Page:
Letter: Misinformation on Pear Tree Point Beach project needs to be corrected

Send letters to the editor to: Editor@DarienTimes.com

Send letters to the editor to: Editor@DarienTimes.com

Hearst Connecticut Media

To the Editor:

I am extremely frustrated and concerned by the article printed in last week’s Darien Times titled: Pear Tree proposed renovation plans. The final paragraph is a quote from Jayme Stevenson, “So, if the Police Commission requests that office space is included in any Pear Tree Beach facility FEMA-compliant renovation plan, it cannot be planned for the ground level.” Anyone reading this article would think that if the Police Commission requests office space at PTPB then it would have to be built in a two-story building. The truth is if the town chooses to just renovate the existing structures at PTPB, ALL of the existing spaces (bathrooms, concession stand, lifeguard and first aid stations and the police office/storage space) can all remain on the first level and will all be useable space. It is only if the town chooses to tear down the existing structures to build a "FEMA-compliant facility” that everything (all spaces listed above) would need to be moved to the second level.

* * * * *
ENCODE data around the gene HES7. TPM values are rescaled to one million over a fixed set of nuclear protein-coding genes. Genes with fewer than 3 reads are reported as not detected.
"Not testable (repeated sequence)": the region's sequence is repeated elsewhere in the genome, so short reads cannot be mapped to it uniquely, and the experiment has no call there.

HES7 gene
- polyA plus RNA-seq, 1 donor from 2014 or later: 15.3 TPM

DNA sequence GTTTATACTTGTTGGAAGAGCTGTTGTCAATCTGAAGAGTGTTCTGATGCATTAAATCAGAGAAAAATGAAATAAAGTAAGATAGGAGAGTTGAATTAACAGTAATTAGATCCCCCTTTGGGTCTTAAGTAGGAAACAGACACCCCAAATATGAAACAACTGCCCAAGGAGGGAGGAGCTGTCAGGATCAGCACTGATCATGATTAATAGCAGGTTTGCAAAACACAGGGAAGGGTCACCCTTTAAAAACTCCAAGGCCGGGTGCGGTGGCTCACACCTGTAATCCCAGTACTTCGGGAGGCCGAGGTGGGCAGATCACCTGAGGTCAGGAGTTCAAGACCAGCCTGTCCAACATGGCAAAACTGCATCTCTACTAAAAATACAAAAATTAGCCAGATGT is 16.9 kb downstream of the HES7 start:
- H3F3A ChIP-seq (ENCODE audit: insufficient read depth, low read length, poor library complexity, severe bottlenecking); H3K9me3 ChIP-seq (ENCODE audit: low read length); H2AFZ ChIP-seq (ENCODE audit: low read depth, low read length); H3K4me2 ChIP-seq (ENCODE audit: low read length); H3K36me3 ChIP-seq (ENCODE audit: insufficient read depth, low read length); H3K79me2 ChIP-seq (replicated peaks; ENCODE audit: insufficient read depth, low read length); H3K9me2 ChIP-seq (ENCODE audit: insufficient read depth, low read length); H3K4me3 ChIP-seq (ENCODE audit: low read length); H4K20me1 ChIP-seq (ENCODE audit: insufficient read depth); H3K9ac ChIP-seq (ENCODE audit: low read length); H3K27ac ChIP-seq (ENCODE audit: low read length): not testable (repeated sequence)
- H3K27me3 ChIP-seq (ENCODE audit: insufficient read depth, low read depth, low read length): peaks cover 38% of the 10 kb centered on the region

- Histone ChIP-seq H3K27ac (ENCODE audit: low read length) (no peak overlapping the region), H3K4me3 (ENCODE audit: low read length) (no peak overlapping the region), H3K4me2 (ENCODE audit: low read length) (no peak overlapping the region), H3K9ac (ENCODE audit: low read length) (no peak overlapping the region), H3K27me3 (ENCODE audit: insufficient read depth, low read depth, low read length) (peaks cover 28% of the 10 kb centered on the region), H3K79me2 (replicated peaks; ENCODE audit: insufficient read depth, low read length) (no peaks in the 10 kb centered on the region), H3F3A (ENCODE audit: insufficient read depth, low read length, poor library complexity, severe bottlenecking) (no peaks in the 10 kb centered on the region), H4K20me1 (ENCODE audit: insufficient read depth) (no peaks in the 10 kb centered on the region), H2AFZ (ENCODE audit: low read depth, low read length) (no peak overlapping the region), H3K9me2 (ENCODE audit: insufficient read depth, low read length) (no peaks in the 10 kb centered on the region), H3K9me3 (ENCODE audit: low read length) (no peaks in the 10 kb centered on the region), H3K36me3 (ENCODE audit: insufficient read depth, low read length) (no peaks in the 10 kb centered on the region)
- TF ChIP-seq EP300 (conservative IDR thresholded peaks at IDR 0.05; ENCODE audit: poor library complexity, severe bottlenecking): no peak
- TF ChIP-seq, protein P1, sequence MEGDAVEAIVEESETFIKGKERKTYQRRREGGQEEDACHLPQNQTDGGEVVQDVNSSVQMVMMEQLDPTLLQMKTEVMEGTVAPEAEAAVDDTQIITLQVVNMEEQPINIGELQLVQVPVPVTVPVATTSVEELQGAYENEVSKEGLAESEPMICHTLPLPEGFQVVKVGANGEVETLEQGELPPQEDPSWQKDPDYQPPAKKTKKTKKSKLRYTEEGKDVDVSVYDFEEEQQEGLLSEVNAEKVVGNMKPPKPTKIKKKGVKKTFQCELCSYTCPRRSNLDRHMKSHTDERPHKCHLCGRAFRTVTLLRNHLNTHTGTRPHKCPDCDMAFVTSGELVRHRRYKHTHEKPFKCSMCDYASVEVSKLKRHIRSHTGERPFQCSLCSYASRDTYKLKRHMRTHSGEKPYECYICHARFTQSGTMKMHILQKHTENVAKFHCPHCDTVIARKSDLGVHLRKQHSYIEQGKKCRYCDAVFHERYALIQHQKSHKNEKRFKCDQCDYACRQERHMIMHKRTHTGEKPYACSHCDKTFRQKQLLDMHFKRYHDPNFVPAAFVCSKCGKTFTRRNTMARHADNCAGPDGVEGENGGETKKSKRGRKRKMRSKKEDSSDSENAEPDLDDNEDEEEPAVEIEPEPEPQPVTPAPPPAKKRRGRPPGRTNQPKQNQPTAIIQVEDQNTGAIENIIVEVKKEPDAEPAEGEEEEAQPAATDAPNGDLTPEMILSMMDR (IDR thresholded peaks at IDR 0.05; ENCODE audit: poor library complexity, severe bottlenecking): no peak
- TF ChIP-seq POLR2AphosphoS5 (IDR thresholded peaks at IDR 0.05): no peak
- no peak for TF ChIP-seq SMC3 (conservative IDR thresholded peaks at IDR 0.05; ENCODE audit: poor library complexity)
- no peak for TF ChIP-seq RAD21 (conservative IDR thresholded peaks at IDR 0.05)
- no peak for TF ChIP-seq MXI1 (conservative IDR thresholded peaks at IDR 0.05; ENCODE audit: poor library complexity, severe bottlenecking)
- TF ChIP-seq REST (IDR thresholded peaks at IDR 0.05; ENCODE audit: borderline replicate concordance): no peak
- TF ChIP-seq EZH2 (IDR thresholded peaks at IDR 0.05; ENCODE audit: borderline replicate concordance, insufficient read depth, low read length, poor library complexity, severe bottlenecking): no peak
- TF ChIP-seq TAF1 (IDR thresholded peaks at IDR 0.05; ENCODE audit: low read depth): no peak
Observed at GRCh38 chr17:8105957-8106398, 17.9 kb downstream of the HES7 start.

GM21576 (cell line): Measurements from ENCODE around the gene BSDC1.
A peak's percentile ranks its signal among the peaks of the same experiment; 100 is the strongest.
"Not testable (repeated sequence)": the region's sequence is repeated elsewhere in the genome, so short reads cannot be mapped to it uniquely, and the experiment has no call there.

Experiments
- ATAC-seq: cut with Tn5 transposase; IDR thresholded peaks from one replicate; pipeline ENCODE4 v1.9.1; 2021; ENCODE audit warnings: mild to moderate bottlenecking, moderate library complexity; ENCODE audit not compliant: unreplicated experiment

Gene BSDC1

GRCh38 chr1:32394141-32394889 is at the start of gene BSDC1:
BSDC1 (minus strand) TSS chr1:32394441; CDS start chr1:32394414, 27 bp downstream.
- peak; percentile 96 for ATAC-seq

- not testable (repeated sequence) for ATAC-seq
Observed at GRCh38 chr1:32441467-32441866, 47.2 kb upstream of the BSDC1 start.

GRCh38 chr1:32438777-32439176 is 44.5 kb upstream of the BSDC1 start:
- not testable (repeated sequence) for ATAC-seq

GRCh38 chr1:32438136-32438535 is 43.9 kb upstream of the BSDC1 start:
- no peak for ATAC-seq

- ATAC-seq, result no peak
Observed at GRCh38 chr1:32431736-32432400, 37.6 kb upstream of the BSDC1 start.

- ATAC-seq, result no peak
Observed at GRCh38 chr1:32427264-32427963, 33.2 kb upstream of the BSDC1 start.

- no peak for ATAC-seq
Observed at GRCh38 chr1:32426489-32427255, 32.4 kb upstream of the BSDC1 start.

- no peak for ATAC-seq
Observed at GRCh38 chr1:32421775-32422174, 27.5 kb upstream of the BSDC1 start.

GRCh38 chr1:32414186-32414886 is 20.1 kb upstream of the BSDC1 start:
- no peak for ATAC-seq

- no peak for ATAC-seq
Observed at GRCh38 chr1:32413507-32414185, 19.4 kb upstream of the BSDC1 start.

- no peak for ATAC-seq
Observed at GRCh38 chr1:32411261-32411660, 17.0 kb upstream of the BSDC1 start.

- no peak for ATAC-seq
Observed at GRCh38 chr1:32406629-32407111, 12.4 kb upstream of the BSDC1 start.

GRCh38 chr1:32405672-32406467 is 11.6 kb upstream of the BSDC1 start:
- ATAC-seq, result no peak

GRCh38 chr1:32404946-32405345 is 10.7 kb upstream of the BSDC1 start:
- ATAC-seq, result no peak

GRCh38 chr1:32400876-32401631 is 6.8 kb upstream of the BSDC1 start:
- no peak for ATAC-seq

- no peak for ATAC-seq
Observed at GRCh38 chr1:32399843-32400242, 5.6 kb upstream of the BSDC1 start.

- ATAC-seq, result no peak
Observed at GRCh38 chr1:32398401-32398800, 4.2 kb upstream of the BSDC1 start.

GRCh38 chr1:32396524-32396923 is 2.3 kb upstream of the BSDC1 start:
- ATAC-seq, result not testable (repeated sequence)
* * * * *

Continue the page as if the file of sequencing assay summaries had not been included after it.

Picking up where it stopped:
The fact is the police already have a 9.5’x12.5’ office/storage space in the existing concession stand building at PTPB. At the 11-20-19 P&R Commission meeting, Police Chief Anderson stated that the existing, combined office/storage space at PTPB is what they would like to keep but "was not aware but apparently FEMA regulations say we can’t have an office on the first floor.” (Watch the meeting: https://vimeo.com/374658744 ) The police chief and the entire Darien community have been misinformed; the current space can be used as is or renovated.

It is imperative for residents to understand the distinction between just renovating (for $2K+) and preserving what is currently at PTP Beach verse tearing down the existing buildings and building two story structures that will move all services to the second floor and require an elevator (for $1.5M+). Town officials need to stop disseminating partial truths and the journalists that report this information as fact need to check their statements. Most residents in town are completely misinformed about this project because so much misinformation has been circulated and printed and it starts at the top.

Janienne Hackett